Shellpoint Mortgage Servicing
75 Beattie Place, Ste 300
Attention: Lien Release Department
Greenville, SC 29601

To what address do you mail lien-release documents?

We send documents only to the mailing address we have on file for you. So if you recently moved, log on to your account on our website right away and update your mailing address.

I paid off my loan while it was managed by my previous servicer. Can you help me get a lien release?

If you paid off your loan through another loan servicer—such as Ditech, GreenTree, GMAC, or any other mortgage servicer—we can’t help you obtain a lien release because we didn’t service your loan.

I need a lien release on a manufactured home. How does that work?

If you’ve paid off a mortgage on a manufactured home, we first need to obtain your mortgage document file (or “collateral” file) from our document custodian (the company we use to store and safeguard the physical mortgage files for the loans we service). That process alone can take up to 30 days, and you’ll need to allow a total of 90 days after payoff for us to send you your released title.

But if you need us to issue a lien release before we obtain your collateral file, that is possible. You’ll need to send us a DMV or county title search that lists the following information in detail:

  • Home information (including the home’s address)
  • Homeowner information (including the full names, current addresses, and current phone numbers of all parties listed on the documents) as shown on the title
  • Lienholder (lender) information (including full legal name, address, and phone number) as shown on the title
  • Manufactured home or vehicle VIN/serial number, year, make, and model number.

We’ll use the information you send us to prepare an accurate lien release. Send your title-search document with your request to ROLInqueries@shellpointmtg.com.

I’ve paid off the loan on my co-op apartment. How do I get a lien release?

A UCC-1 (Uniform Commercial Code) statement filing is required when you buy shares of stock to own a co-op apartment in some cities (such as New York City). The UCC-1 statement serves as a lien on the apartment, so you can’t sell your shares without first paying off your loan.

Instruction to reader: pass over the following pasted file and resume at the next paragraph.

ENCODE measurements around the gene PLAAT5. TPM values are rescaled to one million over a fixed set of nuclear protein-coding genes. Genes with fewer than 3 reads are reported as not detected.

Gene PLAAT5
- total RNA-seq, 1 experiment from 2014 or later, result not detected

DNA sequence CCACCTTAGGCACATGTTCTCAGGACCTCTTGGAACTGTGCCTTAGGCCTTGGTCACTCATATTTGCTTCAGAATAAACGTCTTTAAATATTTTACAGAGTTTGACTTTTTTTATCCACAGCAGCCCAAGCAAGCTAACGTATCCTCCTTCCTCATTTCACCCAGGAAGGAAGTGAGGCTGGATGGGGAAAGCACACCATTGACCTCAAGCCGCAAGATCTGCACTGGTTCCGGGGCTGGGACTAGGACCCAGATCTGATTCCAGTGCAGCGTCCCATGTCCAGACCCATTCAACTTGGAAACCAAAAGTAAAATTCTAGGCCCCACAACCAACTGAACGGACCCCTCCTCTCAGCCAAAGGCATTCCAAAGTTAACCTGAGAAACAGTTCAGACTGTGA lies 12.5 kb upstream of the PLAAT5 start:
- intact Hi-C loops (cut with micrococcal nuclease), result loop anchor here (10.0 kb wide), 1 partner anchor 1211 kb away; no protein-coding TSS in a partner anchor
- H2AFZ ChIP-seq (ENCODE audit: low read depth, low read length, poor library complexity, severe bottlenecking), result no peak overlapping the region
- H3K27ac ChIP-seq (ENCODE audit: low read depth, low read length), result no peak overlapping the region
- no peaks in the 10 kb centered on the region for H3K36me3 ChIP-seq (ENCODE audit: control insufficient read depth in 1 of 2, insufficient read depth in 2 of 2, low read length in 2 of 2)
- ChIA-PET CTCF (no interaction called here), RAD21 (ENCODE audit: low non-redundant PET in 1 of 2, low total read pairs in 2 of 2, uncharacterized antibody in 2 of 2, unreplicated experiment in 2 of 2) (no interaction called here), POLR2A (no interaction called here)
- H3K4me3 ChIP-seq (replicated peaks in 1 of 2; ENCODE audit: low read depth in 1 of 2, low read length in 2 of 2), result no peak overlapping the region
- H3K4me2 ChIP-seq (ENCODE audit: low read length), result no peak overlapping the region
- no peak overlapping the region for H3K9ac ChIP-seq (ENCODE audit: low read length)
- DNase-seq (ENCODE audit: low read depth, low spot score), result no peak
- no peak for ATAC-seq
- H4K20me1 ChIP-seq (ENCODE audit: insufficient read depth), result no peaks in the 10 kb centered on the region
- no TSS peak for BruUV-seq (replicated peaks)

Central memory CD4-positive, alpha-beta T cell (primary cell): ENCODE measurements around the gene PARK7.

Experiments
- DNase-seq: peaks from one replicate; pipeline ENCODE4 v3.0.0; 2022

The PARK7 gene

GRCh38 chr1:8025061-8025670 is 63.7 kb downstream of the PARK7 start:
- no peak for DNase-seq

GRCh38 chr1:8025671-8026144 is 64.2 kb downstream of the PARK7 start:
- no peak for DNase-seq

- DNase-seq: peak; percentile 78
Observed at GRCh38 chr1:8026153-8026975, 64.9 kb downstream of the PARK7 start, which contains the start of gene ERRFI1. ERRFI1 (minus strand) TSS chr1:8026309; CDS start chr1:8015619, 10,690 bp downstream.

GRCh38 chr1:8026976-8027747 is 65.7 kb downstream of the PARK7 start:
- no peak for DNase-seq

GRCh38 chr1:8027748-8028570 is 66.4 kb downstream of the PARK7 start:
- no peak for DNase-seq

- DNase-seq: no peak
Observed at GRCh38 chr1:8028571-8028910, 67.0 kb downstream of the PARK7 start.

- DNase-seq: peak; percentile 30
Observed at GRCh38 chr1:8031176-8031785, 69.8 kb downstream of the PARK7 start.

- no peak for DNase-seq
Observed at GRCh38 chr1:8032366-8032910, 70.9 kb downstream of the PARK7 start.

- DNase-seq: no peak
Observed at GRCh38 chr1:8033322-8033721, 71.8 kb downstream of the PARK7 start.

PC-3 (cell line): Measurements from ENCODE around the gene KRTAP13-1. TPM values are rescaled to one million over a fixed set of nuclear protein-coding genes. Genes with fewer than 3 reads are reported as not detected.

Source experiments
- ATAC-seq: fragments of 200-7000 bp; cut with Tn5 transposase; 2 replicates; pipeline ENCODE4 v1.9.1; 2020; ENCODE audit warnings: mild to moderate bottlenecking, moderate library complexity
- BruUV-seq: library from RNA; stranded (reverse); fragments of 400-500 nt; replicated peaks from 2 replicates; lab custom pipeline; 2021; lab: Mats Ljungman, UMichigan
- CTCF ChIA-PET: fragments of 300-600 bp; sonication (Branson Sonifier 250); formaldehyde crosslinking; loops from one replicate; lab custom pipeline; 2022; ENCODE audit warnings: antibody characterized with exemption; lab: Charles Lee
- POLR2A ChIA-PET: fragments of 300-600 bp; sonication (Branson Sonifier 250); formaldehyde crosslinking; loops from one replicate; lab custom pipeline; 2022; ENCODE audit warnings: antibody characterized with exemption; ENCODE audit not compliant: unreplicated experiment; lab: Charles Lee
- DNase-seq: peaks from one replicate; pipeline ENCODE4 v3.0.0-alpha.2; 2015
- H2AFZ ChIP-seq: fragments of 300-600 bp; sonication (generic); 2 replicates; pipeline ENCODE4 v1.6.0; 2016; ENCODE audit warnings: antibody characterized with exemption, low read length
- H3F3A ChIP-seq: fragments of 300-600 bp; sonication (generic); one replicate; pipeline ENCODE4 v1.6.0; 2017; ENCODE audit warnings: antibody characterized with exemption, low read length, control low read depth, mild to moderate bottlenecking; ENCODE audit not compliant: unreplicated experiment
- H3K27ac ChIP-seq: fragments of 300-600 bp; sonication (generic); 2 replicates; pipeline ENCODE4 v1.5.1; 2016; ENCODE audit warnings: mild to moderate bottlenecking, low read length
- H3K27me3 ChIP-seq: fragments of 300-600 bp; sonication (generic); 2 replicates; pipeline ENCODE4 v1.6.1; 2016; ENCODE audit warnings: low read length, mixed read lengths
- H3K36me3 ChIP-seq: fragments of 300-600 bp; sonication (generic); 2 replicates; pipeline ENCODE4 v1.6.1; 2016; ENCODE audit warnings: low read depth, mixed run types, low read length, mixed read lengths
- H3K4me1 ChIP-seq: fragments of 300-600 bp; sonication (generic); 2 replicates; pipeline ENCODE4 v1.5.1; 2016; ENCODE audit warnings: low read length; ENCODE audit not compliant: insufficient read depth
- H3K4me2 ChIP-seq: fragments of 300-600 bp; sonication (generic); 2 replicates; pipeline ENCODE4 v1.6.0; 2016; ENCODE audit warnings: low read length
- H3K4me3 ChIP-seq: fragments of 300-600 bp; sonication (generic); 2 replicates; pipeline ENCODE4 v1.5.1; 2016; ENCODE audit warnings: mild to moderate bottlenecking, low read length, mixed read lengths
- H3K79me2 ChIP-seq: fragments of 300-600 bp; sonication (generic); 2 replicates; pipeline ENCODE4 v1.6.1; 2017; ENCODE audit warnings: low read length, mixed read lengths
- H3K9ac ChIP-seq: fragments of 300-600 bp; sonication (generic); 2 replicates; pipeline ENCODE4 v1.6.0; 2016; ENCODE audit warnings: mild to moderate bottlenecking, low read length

When you sell your co-op unit or pay off the loan that financed your purchase, your loan servicer or lender will sign a UCC-3 termination statement and file it with the county clerk in the county where your unit is located (in New York City, it’s filed with the City Register). When it’s filed, the UCC-3 statement releases your lender’s lien on your co-op.

As with a manufactured home, to complete your lien release, we need to obtain your document (or “collateral”) file from our document custodian (the company we use to store and safeguard the paper files for the loans we service). That process alone can take up to 30 days, and you’ll need to allow a total of 90 days after payoff for us to process your stock and lien-release documents. We use a lien-release vendor to terminate UCC filings in compliance with state-required timelines.

I’ve been waiting to receive my lien-release documents. How can I check on their status?

You can sign in to our website to see if your lien release is available. Select Online Services and chose Available Documents. Both the unrecorded and recorded lien release (or “satisfaction” document) are available after we receive them from your county recorder’s office.

After 90 days, you can request a lien-release update from us by emailing ROLInqueries@shellpointmtg.com.